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Serial ports and making things

RS-485 bus

I'm plotting out some projects and the things that need to be done in order to make them work. And I realized that there's some very simple starting point steps to wiring and managing things necessary to make things building-block style.

So, the fundamentals: Data can flow in a few ways. You can have a simplex connection, where one device just broadcasts and the other just listens. You can have a half-duplex connection, where only one device can speak. Or you can have a full-duplex connection, where two devices can talk at the same time. You may also want to have multiple nodes on a single network to simplify your wiring, and when you have a bunch of nodes on the same network and they all try to talk, problems occur.

Now, there's a few ways to send data that have fairly arbitrary support on a wide variety of devices. You can use a parallel port or a serial port. The thing is, if you use a parallel port, you need at least 8 wires, probably more. Whereas with a serial port, you can get away with maybe one or two wires.

Now, when you start looking at microcontrollers, pretty much all of the good ones will have at least one UART or USART (USART means it can be operated in synchronous mode as well as asynchronous mode). Most of the time, this is at a TTL voltage level, so you can connect a "driver" to it. The kind of driver and how many pins you want to use is dependent upon what sort of protocol and signaling strategy you want to use.

We can start sometime before 1969, when the RS-232 standard was cooked up for you to hook up a electromechanical teletype to a modem. The recommended plug ended up being a 25 pin D-sub cable with a whole bunch of connectors that nobody really used (but were occasionally found to be useful). Eventually real electronic terminals came along and computers started needing bunches of them... and eventually we saw microcomputers with a 25 pin RS-232 cable for modem and terminal usage.

RS-232 was really obnoxious, especially in the earlier days when you needed some number of pins that another device wouldn't need. This still happens, actually, it's just that most hardware you'd encounter at home doesn't have any problems whatsoever. And the 25 pin cable was huge. So eventually they stopped using most of the signal lines and made a 9 pin connector in the days of the IBM PC AT. You can get away with even less. Pretty much each way needs one wire, plus ground. So, either two or three. If you add two more lines (RTS and CTS) you can get hardware flow control.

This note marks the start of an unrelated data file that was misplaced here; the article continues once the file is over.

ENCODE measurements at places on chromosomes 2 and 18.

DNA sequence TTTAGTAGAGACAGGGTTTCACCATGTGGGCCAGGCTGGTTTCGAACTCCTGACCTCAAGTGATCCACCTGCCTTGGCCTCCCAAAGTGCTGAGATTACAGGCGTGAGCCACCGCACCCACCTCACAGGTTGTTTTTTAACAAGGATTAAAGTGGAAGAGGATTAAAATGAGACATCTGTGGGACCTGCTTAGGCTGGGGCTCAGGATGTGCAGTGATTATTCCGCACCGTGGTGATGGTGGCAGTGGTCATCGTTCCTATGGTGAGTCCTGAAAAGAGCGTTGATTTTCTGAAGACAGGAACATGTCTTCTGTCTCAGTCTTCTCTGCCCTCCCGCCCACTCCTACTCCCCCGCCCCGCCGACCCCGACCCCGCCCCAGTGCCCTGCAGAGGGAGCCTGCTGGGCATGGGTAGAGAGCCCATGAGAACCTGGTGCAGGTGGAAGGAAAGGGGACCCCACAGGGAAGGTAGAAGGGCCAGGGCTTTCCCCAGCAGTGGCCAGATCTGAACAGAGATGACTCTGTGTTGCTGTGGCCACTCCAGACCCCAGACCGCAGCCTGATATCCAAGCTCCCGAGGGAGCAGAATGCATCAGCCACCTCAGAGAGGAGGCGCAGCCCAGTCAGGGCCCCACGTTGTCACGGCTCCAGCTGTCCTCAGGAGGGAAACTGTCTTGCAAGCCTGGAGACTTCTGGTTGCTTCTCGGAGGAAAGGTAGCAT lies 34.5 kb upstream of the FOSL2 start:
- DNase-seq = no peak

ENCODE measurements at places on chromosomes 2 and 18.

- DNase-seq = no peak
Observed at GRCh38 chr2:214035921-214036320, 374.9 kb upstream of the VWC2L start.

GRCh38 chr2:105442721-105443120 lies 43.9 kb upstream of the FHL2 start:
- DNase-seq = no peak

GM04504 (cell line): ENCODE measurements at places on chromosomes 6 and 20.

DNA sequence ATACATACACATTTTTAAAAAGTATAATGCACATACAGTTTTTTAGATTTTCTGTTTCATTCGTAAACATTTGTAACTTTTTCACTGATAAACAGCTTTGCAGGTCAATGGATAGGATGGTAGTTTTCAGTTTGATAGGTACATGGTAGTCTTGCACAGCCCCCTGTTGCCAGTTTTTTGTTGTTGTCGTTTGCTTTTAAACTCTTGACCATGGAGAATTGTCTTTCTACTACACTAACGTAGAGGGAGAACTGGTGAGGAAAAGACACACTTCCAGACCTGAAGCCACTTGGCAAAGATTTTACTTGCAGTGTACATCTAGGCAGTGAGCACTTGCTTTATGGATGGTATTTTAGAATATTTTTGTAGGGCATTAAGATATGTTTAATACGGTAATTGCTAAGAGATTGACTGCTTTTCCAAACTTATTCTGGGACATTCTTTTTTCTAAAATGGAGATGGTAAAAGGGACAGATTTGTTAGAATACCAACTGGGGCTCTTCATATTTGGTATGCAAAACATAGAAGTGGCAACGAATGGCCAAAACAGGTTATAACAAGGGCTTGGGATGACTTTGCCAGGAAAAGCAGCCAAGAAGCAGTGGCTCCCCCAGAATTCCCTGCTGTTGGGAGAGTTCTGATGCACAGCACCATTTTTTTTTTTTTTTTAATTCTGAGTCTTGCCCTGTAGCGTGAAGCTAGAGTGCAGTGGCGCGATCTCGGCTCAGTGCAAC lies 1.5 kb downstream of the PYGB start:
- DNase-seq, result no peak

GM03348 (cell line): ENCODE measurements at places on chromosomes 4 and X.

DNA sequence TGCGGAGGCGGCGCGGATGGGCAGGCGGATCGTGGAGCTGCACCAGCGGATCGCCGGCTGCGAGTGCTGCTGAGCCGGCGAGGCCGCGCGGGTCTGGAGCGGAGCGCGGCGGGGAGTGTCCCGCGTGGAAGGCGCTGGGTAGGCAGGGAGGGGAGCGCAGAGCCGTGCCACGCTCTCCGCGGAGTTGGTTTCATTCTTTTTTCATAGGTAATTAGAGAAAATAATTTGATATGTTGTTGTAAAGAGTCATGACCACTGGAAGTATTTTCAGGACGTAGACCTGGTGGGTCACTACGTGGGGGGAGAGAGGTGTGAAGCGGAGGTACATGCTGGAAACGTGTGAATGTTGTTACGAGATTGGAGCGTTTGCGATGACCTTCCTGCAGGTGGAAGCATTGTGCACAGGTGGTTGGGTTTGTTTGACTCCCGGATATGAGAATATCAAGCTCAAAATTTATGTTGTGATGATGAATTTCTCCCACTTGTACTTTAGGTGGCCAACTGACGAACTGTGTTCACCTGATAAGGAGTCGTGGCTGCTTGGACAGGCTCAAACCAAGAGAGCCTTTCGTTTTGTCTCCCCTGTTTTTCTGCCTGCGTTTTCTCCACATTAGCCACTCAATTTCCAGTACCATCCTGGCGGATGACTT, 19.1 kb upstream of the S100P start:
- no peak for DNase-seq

You also see pseudo-RS-232, where you use the same signal lines, but instead of using fairly high positive and negative voltages, you just use TTL signal levels.

Now, along the way, Apple got some bright ideas about design... actually, they've pretty much always had the idea that things must be done '''right''', regardless of what everybody else wants to be doing. Which is why Macs used SCSI instead of IDE for a long time. And is also why the Mac (And later Apple II computers) have RS-422 instead of RS-232.

Now, RS-422 has some nice properties, because it came after RS-232 hit the scene and people started to see what it did wrong. One of the biggest ones being that it's a differential bus, so you can send a signal by putting a positive voltage on one side and an equivalent negative voltage on the other line, which makes it more resistant to interference if you take those two wires and twist them around each other. This means you can run it over a much longer distance and you can run it faster. So, Apple put the only pins that mattered in a cute little 8 pin connector and picked drivers so you can use it in RS-232 or RS-422 mode with a simple adapter... which not all RS-422 drivers will allow.